Whether it’s the nostalgic PB&J sandwich or a more recent culinary creation like a keto fat bomb slathered in peanut butter, snack time is hardly ever complete without this classic spread.
Athletes, as well as people who lift for a hobby, know this, which is why they often turn to this trusty pantry staple for a quick energy boost.
But what about those of us on a weight loss journey? Is peanut butter a friend or foe?
With its high protein content and heart-healthy fats, one might think it’s a superfood. On the flip side, it’s also high in calories, which could make you second doubt adding it to your diet plan. With this in mind, what are the implications of peanut butter for weight loss or gain?
Let’s review the facts.
Is Peanut Butter a Protein or Fat?
Peanut butter protein count in a two-tablespoon serving is about 7.2 grams of protein, contributing to its reputation as a good source of protein (5).
However, it’s also high in fat, with the same serving size containing around 16 grams of fat (5). This fat is primarily monounsaturated and polyunsaturated fats, which are considered healthy fats.
Peanut butter also contains a modest amount of fiber (1.5 grams per serving) and sugars (3.4 grams per serving). Additionally, it’s rich in several other nutrients, like magnesium, which supports various bodily functions (5).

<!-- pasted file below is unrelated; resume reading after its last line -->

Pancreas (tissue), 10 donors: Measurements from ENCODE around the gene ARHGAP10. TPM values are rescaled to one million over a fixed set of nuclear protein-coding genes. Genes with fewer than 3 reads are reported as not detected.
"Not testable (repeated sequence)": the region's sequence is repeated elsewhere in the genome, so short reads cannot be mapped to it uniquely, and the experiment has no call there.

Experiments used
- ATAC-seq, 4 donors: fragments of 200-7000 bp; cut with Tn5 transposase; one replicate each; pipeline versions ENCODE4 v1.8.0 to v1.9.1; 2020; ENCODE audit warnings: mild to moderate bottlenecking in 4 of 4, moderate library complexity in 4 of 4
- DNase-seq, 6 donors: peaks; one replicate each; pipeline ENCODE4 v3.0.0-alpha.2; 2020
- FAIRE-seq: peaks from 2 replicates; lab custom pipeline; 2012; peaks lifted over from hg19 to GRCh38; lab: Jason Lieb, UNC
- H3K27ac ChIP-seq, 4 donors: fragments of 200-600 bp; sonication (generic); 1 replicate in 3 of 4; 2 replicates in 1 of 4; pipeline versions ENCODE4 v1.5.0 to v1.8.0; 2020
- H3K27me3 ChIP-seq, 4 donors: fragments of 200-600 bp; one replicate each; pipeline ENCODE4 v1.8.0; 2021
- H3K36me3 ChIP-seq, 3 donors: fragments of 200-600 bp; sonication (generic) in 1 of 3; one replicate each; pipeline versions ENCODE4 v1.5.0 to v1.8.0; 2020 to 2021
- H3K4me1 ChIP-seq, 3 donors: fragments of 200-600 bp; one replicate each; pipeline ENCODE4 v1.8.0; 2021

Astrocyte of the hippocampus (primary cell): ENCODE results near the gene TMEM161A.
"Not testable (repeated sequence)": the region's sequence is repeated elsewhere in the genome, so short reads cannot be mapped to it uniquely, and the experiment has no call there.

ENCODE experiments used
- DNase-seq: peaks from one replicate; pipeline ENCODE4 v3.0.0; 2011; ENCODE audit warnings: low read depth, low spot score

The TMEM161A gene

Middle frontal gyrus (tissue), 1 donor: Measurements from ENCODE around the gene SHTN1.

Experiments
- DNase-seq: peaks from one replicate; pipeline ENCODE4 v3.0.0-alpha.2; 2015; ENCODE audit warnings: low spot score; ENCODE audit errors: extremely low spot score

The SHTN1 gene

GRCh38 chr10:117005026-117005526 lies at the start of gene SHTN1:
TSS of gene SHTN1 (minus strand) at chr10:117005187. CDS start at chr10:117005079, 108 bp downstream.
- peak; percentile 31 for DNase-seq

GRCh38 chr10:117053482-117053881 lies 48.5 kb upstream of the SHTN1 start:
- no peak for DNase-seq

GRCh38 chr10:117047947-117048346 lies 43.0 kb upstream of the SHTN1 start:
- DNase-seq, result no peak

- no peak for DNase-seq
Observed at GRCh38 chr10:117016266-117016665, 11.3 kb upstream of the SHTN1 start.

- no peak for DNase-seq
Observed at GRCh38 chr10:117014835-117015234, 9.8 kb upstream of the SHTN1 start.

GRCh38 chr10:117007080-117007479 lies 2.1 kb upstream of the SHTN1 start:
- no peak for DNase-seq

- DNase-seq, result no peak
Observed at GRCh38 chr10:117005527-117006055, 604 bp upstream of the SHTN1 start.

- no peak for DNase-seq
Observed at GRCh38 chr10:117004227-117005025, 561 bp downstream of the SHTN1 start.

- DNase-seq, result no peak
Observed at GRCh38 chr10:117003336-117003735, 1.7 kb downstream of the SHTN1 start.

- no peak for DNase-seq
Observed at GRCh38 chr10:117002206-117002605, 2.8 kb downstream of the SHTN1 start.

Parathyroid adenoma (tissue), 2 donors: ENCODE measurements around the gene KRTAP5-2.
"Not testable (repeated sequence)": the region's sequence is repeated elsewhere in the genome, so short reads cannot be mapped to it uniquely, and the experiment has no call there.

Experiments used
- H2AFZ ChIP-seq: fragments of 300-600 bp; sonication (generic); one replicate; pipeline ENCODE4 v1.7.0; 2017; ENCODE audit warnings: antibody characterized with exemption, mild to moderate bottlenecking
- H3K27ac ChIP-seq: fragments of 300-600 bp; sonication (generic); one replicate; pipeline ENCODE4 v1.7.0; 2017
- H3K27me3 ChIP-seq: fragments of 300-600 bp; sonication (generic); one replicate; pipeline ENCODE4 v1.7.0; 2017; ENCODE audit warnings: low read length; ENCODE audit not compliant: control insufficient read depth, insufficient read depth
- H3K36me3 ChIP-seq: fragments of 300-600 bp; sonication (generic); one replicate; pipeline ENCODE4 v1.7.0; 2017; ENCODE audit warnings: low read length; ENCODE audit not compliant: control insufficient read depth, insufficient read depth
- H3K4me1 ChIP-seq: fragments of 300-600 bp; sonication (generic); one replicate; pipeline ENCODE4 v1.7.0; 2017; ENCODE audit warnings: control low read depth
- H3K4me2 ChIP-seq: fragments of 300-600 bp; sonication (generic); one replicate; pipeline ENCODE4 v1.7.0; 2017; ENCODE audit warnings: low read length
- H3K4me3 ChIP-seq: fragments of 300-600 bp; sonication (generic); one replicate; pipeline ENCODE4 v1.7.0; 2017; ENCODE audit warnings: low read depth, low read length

The calorie count in peanut butter is fairly high, with a two-tablespoon serving containing around 190 calories (5). Therefore, like any food, it should be consumed in moderation, particularly if you’re trying to maintain or lose weight.
Some brands may add extra sugar or oils to their spreads, which adds calories. Therefore, it’s recommended to choose natural, unsweetened versions whenever possible.
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Can I Eat Peanut Butter and Lose Weight?
Yes, you can eat peanut butter and still lose weight.
Despite being high in calories and fat, peanut butter can be beneficial for weight loss due to its protein content, fiber, and healthy fats. It’s not the peanut butter itself that will lead to weight loss, but how it’s incorporated into a balanced, nutrient-rich diet (8).
Use Peanut Butter For Satiety And Appetite Control
One of the key ways peanut butter can aid in weight loss is through its ability to promote feelings of fullness or satiety. This is largely due to its high protein and fiber content.
Protein is known to be the most filling macronutrient, and it can help reduce hunger and prevent overeating. Similarly, dietary fiber slows down digestion and adds bulk to meals, helping you feel satisfied longer (2). As such, incorporating peanut butter into your meals or snacks could help control your appetite and reduce overall calorie intake.
In addition, the healthy fats found in peanut butter also contribute to its satiating properties. Dietary fats slow down stomach emptying and can enhance the taste and texture of foods, which can help increase satisfaction and fullness (8).
However, it’s important to remember that while these fats are beneficial for health, they are also high in calories. Therefore, portion control is crucial when consuming peanut butter for weight loss. We have discussed additional peanut butter weight gain implications in another article.
Use Peanut Butter For Balanced Blood Sugar Levels